I sat in London last week, listening to the reports on progress across a wide front of digital projects where GDF’s membership was working together to fill a void they recognised within the regulatory part of the ecosystem. The core is based around Codes of Practice which set out the manner in which good participants of the ecosystem are expected to behave. Those Codes are curated by the members and consulted on and finalised by the wider interested audience in the ecosystem. Talking to the members of GDF in London, it became apparent that the founding members believed that with the current regulatory landscape so fragmented across nations in a way that the digital finance and crypto asset markets are not, there was a need to establish a set of market conduct standards by bringing together industry leaders, policymakers, regulators and advisors. I realised it is only right that, as the Island re-sets its own blockchain journey’s compass, we must be a part of this.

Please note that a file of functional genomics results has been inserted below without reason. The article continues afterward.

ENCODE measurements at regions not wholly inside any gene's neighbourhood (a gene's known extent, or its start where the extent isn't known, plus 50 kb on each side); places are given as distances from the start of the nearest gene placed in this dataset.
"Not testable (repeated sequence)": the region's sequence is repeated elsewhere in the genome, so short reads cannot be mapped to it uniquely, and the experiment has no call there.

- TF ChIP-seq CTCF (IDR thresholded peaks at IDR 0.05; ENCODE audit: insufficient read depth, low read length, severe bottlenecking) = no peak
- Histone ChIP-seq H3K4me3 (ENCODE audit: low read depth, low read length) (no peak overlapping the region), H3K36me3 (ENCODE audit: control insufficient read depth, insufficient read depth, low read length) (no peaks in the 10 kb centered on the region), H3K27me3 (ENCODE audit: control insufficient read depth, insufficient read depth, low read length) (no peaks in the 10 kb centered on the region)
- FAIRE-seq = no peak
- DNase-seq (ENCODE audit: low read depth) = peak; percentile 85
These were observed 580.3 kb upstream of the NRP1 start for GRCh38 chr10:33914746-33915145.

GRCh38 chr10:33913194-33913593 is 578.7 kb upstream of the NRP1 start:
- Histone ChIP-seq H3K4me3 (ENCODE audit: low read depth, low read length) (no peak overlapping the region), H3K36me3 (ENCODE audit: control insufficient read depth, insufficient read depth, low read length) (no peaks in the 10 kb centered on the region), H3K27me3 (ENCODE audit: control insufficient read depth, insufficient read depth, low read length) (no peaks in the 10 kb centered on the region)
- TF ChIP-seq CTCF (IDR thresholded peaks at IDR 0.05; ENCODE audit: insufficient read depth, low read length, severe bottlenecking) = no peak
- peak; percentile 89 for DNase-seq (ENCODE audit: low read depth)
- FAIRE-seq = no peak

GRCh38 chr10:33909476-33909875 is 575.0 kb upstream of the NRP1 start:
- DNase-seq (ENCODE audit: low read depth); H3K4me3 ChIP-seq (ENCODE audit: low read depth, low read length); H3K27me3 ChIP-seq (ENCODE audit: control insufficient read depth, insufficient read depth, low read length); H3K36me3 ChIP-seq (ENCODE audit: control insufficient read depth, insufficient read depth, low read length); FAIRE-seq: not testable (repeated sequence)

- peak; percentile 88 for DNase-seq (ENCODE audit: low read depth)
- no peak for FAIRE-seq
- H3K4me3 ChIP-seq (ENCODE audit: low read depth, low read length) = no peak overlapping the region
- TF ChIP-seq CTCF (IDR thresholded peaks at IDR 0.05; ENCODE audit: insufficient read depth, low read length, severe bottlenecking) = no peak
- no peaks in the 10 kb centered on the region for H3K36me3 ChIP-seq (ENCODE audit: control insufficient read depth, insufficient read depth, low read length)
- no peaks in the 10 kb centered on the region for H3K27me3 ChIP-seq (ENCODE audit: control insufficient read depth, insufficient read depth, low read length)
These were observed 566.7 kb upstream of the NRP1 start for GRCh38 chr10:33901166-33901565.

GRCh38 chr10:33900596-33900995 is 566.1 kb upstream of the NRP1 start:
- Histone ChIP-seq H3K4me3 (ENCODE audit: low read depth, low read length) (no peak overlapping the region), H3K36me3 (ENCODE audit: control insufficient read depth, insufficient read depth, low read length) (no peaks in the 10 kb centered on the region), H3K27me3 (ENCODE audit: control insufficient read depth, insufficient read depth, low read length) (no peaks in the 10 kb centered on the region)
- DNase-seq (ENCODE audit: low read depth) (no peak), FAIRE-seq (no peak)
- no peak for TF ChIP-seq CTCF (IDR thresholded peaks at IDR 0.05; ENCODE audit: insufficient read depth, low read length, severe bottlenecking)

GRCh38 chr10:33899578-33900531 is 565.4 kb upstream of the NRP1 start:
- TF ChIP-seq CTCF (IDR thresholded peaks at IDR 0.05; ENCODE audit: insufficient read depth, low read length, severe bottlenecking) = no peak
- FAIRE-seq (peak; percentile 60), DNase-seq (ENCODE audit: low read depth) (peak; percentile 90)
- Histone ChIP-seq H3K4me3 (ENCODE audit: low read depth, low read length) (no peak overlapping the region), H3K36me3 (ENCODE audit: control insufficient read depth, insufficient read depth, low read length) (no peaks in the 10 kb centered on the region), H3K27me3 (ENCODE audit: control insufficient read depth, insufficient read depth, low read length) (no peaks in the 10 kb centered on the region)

What was good to be part of was the interconnectedness of the key participants and the significant intergovernmental bodies, such as The Financial Action Task Force (FATF), The Financial Stability Board (FSB), The Organisation for Economic Cooperation and Development (OECD), the Bank of International Settlements (BIS) as well as the EU Blockchain Forum, the International Digital Asset Exchange Association (IDAXA) and the Global Financial Innovation Network GFIN, of which the Isle of Man FSA is a member. At the heart of GDF are magic circle law firms, insurance underwriters and digital asset and distributed ledger technology solutions companies.
Last week, I was also invited to join an EU Parliament roundtable event to discuss the key elements of distributed ledger and crypto currency regulation that the EU should be working on as part of its Single Digital Market proposals. The event brought together from across the EU member states MEPs, industry participants, and EU Parliament advisers to consider the appropriateness and direction of regulation. The day was part of a wider three-day programme that looked at AI, bundled data, IoT and distributed ledger technology, all linking back to the EU Digital Strategy releases dated 19 February 2020.